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8 Toxic materials dangerous to our feathered friends (birds)

Birds are such amazing creatures and they can give so much joy with their beautiful singing, their whistles and especially when taught to speak. I love hearing the sound of the cockatoos when they fly over our house almost every morning. Their screeching is music to my ears. It makes me think they’re all having a feathered family and friends gathering coming together to share all the local gossip haha Cockatoos, and other parrots as well as many other birds will naturally announce themselves with a screech in the morning and again in the evening. There can be many reasons why they have this behavior and I don’t know that us humans will ever know exactly why they do this, but I personally love it 😊

Like with all animals, bird safety in particular, is something that a lot of people either don’t think of, or don’t realise. I know for myself, it wasn’t until I wanted to own budgies (years ago now), that I researched and understood exactly how to keep our birds safe.

Here is a list of 8 toxic materials dangerous to our feathered friends to watch out for.

Similar to dogs, did you know that avocado is also harmful to birds? There are certain areas of an avocado plant that can be toxic to birds, especially the leaves. They contain a fatty acid derivative called persin. Persin has been reported to cause heart failure, respiratory distress and sudden death in a variety of bird species.

Chocolate, soft drinks, cocoa, coffee, and tea that contain caffeine can all affect the muscles and central nervous system. Some of the things to look out for if you think your feathered family has been in contact with any of these materials are, vomiting, restlessness and hyperactivity. Some of the more severe signs can be staggering, muscle tremors, increased heart rate, seizures and possibly death from heart or respiratory failure. Like with most things, the dose plays a huge part bearing in mind our feathered family are small in size.

3/. LEAD
Lead toxicity can be very harmful in all species, including us humans. This can include, lead-based paint, lead shot, soldering items, linoleum, curtain weights, stained glass, tiffany lamps, glitter, including glitter from greeting cards and or clothing. Christmas ornaments, and foil from the top of wine bottles. It’s important to note, large amounts are not needed to cause toxicity from lead. All species are susceptible but Amazons and Macaws seem to be especially sensitive. Signs can be very vague and it can happen rather quickly. Some signs to watch out for are, weakness, vomiting, loss of appetite or neurological signs like lack of coordination or seizures. If you ever see your feathered friend become listless, they won’t eat and regurgitate, seek veterinary assistance.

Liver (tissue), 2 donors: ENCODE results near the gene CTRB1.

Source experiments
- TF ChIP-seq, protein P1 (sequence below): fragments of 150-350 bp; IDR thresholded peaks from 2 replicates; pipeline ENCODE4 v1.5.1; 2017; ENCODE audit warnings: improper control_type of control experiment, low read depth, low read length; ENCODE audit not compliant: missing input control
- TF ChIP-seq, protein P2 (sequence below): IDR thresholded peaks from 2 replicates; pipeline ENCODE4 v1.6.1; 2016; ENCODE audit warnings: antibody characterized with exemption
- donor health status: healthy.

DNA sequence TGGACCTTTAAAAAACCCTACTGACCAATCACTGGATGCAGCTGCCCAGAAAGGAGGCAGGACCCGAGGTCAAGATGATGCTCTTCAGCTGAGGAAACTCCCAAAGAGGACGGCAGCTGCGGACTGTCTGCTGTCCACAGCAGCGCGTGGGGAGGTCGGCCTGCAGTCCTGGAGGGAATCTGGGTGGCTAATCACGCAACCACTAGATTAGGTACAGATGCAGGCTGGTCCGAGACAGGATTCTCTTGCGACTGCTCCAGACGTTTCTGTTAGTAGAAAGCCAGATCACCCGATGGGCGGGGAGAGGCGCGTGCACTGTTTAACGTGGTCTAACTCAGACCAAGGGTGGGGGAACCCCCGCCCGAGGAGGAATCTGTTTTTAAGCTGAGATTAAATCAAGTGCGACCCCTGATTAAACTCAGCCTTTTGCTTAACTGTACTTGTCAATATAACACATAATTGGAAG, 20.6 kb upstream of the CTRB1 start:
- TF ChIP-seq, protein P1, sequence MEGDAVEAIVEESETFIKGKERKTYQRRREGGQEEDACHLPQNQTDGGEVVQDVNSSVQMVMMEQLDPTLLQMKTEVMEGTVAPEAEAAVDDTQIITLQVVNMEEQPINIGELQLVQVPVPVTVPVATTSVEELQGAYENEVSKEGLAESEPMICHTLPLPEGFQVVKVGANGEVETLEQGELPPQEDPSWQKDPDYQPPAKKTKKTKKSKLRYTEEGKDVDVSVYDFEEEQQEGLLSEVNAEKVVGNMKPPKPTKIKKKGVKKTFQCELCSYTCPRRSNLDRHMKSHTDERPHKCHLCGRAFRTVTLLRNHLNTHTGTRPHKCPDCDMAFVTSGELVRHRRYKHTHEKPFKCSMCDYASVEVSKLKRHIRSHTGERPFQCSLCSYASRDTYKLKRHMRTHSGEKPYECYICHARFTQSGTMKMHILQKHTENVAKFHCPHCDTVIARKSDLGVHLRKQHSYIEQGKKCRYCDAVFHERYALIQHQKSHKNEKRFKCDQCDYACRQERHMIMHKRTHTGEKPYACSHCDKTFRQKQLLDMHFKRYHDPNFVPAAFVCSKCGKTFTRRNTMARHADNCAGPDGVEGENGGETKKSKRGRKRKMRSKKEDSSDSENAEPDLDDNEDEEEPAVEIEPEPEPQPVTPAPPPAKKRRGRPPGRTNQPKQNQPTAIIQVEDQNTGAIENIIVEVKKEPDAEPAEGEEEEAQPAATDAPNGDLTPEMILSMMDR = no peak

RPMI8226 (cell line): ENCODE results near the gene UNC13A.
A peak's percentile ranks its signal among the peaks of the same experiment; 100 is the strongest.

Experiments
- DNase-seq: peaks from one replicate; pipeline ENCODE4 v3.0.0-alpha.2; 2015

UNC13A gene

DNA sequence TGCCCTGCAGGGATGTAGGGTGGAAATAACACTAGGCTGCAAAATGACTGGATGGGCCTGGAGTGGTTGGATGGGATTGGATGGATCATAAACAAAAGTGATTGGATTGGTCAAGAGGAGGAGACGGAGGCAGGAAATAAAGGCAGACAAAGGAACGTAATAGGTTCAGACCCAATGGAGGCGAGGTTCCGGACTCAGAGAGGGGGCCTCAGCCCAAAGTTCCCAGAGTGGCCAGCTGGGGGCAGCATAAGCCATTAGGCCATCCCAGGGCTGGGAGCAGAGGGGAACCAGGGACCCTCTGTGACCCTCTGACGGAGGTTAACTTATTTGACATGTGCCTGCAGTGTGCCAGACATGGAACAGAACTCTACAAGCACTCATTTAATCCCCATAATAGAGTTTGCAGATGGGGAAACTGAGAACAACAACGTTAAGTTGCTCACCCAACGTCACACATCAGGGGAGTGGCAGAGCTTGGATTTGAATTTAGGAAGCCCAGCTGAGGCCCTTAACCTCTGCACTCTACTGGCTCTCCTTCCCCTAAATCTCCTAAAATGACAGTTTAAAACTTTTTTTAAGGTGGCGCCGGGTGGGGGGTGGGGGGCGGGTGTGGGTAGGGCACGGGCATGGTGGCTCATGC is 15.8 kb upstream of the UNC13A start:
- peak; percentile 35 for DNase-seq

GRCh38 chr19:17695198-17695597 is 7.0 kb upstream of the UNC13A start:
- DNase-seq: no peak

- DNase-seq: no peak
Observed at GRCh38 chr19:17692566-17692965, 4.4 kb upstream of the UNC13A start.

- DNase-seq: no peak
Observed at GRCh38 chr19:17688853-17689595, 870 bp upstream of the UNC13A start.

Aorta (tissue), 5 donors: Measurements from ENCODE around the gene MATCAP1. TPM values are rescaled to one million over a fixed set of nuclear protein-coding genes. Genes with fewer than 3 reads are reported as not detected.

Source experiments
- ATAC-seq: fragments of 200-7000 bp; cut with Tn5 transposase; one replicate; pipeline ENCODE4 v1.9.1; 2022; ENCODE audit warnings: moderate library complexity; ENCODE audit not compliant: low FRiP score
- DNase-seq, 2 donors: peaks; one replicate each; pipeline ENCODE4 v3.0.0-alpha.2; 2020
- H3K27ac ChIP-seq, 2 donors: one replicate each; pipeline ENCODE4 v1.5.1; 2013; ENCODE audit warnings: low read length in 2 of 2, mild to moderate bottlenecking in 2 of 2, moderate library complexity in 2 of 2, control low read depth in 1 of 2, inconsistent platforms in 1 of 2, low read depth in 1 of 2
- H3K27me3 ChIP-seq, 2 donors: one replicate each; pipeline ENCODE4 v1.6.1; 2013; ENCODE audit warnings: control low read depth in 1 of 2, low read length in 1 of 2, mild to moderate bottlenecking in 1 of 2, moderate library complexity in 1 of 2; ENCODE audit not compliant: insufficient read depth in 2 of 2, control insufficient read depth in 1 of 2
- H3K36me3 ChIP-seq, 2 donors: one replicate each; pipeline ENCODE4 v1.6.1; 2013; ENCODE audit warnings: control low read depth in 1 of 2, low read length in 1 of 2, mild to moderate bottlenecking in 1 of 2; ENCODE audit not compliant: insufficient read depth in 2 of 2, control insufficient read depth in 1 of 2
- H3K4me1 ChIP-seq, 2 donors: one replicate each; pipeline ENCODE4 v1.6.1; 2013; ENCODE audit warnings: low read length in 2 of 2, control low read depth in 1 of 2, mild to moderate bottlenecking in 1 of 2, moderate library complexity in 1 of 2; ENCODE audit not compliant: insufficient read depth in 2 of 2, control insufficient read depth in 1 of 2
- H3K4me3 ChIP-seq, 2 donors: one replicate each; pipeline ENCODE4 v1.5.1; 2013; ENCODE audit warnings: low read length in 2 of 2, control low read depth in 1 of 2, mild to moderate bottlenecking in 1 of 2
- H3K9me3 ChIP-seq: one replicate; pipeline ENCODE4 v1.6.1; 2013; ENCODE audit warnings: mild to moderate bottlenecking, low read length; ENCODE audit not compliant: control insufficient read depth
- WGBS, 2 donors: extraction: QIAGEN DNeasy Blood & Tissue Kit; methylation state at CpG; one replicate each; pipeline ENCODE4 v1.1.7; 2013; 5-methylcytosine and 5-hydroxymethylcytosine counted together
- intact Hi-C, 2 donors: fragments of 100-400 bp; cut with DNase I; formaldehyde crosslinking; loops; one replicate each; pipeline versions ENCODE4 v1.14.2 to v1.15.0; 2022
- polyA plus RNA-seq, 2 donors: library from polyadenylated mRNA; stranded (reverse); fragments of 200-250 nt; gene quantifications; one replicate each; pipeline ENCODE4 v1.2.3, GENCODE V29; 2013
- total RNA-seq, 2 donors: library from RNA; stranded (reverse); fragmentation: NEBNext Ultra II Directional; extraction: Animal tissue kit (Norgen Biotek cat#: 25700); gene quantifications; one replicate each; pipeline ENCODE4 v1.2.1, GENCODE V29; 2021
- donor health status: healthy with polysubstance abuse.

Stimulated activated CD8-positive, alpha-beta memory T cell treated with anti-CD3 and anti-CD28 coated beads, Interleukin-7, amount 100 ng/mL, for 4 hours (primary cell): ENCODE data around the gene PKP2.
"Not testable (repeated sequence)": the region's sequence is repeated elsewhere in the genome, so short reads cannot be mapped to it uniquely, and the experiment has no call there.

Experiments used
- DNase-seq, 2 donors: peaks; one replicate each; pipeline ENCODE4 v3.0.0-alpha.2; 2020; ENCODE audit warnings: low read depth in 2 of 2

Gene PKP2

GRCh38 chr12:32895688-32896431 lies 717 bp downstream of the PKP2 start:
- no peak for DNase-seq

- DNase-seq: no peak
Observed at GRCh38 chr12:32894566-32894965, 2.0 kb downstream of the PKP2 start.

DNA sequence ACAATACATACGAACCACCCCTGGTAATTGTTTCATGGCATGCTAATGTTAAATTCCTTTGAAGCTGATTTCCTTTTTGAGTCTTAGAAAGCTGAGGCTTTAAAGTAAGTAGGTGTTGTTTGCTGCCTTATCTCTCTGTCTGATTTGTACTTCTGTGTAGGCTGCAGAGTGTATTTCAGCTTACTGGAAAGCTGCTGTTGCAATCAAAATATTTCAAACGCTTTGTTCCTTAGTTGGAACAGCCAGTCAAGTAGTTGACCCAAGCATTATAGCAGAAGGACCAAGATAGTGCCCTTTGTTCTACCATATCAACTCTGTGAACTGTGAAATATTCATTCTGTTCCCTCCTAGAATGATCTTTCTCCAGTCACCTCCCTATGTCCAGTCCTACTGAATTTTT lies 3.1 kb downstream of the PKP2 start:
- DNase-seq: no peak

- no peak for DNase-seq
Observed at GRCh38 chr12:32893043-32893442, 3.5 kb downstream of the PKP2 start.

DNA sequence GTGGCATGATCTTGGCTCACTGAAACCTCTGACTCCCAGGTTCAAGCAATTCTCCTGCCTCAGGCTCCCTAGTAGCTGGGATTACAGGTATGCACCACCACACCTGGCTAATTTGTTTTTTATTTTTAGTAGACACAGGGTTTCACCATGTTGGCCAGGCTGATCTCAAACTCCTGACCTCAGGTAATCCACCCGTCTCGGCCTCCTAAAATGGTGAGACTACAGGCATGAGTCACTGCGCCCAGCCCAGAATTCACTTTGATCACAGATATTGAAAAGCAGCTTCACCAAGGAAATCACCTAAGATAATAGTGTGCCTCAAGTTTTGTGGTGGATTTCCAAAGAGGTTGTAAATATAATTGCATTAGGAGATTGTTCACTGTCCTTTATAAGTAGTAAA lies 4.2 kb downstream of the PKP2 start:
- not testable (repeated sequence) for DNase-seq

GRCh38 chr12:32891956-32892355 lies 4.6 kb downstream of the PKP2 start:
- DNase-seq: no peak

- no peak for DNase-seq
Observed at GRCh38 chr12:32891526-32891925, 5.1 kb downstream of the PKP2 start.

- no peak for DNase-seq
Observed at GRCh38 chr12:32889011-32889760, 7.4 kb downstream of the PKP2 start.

4/. ZINC
Zinc toxicosis vary depending on the quantity ingested, concentration of zinc in the ingested material, and the species of bird. Some of the signs associated with zinc toxicosis are regurgitation, lameness, mental aberrations and depression. Sometimes we are unaware that our feathered friend may have been nibbling or chipping away at an item containing zinc so it’s always a good idea to walk around the areas where our feathered family fly or sit and see what we have that may contain zinc or metal, especially metal objects. Another good thing to check and remember to look at is their cage or enclosure. Replacing galvanized cage hardware with stainless steel could be something to look at too. Zinc can be found in:
• paint primers of powder-coated cages especially cages produced before 1995.
• Bronze coating on metals, hardware used in decorating – things like nails, chains etc
• Galvanized products – usually the brighter the metal, the higher the zinc level